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Covid-19 and the cult of privacy

Daniel Miller30 April 2020

Recently a friend of mine caught Covid-19. He worked for the NHS. As it happens, the particular job he was carrying out could just as well have been done from home, but the NHS insisted he did it from the hospital because of GDPR regulations on data protection. In my book The Comfort of People, I argued that the single biggest cause of harm to hospice patients, other than their illness, was the insistence on confidentiality, as a result of which different members of their care teams failed to keep each other informed. When we give talks about how we hope to use our research to improve people’s welfare, the most common question asked is not how it might benefit the welfare of that population, but whether our proposals might intrude on privacy. What the hell is going on? When faced with what might seem initially to be inexplicable behaviour, anthropologists tend to use two procedures. Look for the underlying ideology and make sure that the discussion includes cultural relativism.

A common curse word in academia today is neo-liberalism, often used as a synonym for capitalism. Yet if the term is taken literally, it might have been more appropriate as a description of this cult of privacy. Liberalism was the movement that focused upon the individual who was ascribed inalienable rights as an individual. This ‘neo’ liberalism is founded in a core belief that individuals have an almost intrinsic human right to control all information about themselves. It is entirely different from the socialist ideologies that I was brought up with. These would have implied that if the state can enhance social welfare by collecting information about individuals, this automatically supersedes individual rights. The US and Europe are perhaps the staunchest proponents of rampant privacy. But they take different very forms. In Europe, it is promoted through bureaucratic regulation. The problem is that GDPR seems (to me) a justifiable weapon against the commercial exploitation of people as data, but it then gets extended so comprehensively that voluntary groups may struggle to operate and ethnography itself is threatened, due to difficulties with compliance. The EU failed to separate out its benign use from its malign use. By contrast, the way privacy rights have developed in the US seems more in keeping with the neo-liberalism of the political economy, an ideology associated with the freedoms of individuals and choice that are also used to legitimate contemporary capitalism. These rights are then pitched against the state ‘snooping,’ rather than becoming an instrument of state bureaucracy.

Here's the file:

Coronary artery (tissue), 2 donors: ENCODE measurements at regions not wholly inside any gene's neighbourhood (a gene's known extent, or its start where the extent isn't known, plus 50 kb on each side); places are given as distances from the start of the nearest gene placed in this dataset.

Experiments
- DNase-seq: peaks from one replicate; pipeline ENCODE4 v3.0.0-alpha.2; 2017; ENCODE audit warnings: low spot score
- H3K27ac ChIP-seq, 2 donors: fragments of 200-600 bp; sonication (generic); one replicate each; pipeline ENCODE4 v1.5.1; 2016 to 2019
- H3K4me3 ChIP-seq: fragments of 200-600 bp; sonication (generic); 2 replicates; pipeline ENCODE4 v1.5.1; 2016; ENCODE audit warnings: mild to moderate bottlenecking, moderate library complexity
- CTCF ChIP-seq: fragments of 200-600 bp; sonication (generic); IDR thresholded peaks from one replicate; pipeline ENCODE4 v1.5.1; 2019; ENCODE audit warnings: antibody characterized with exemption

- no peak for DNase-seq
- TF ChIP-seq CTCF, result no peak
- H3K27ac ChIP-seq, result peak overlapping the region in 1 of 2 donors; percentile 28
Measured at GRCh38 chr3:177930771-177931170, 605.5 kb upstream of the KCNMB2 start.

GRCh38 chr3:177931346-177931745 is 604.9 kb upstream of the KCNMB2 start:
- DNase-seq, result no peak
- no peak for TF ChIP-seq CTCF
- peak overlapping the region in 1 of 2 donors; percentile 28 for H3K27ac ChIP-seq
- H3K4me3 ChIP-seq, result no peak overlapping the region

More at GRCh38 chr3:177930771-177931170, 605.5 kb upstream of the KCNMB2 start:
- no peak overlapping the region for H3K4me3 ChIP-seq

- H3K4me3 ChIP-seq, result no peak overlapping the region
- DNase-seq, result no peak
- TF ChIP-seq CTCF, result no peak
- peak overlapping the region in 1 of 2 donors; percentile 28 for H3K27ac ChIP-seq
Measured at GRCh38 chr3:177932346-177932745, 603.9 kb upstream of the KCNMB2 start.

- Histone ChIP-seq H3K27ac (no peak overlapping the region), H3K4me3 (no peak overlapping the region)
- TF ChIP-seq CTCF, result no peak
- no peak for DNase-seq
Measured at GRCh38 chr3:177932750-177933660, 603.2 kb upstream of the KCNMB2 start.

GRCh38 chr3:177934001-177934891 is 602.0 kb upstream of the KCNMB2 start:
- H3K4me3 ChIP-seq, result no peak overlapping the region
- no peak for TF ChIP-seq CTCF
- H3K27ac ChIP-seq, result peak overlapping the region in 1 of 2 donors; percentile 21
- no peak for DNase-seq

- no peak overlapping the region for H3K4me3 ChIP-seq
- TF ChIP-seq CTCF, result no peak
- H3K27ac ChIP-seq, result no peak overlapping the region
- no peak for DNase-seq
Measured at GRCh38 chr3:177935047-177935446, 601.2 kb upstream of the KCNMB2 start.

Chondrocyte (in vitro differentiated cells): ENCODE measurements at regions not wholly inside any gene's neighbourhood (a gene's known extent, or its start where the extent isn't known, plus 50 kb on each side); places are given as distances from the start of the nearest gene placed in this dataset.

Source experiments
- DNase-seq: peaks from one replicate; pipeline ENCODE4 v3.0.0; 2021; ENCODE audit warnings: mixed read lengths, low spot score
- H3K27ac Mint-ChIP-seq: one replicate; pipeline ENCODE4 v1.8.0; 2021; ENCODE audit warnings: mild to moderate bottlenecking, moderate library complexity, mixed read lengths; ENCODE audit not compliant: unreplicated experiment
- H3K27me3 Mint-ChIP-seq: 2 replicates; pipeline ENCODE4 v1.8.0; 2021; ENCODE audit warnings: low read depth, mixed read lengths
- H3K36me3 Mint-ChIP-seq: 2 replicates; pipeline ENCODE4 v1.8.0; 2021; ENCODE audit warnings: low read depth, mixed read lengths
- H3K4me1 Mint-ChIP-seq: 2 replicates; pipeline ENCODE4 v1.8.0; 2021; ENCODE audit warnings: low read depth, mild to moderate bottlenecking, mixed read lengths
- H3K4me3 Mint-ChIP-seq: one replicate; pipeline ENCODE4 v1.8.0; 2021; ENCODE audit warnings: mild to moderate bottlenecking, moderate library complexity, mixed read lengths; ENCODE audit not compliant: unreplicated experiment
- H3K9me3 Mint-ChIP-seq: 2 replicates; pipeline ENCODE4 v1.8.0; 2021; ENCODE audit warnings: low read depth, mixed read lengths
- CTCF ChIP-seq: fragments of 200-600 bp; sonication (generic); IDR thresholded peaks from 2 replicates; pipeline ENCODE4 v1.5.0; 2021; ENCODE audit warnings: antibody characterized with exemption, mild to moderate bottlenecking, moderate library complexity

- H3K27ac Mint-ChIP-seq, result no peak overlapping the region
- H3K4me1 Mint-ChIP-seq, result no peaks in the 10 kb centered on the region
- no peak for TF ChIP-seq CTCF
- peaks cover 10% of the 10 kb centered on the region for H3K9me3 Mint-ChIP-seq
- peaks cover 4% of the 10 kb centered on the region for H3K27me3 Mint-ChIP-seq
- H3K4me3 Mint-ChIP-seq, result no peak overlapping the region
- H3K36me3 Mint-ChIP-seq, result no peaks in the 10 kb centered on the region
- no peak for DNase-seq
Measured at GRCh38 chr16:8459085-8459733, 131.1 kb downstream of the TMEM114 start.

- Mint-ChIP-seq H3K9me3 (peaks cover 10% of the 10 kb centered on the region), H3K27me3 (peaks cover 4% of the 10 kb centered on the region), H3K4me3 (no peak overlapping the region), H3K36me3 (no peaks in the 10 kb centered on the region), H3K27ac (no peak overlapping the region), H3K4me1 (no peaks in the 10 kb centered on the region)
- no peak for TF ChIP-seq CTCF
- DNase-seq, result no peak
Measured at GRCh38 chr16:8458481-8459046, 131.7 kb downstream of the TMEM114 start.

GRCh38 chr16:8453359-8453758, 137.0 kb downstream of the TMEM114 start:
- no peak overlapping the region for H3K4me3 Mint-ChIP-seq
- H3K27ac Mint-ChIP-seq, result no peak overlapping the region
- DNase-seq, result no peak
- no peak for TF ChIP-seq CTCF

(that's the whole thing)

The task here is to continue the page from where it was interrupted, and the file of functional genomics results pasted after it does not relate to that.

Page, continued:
This extension of privacy into a foundational belief system has become hugely important today because of Covid-19. More particularly, it has become central to any debate about the potential role of smartphones in response to Covid-19. Last Sunday, the Australian government launched their covidsafe app. The UK has plans for an NHS app. These will allow a person’s smartphone to provide information on every other person they have been in contact with, which can then form the basis of contact tracing. The information will only be actually collected with permission and when that person has contracted the virus. Contract tracing based on apps in combination with interviews appears to be the key to the successful elimination of the virus.

We cannot be for or against privacy. It must be a question of the balance between care and surveillance, which was the subject of my last blog post. We can share Morozov’s horror of letting corporations, such as the combination of Apple and Google, trying to take control of these initiatives, while at the same time encouraging people to participate when apps are being launched by states that seem genuinely concerned with finding an alternative to lockdown.

At present so much of this is top-down technological solutionism. But my last blog post argued that ordinary people are constantly having to make their own decisions about the balance between surveillance and care as part of everyday life, when parenting their children or looking after frail parents. Our research provides evidence that ordinary people are therefore well-qualified to have a say in this political debate. Our evidence also suggests that to succeed, the adoption of these apps needs to come from bottom-up forms of dissemination, not top-down.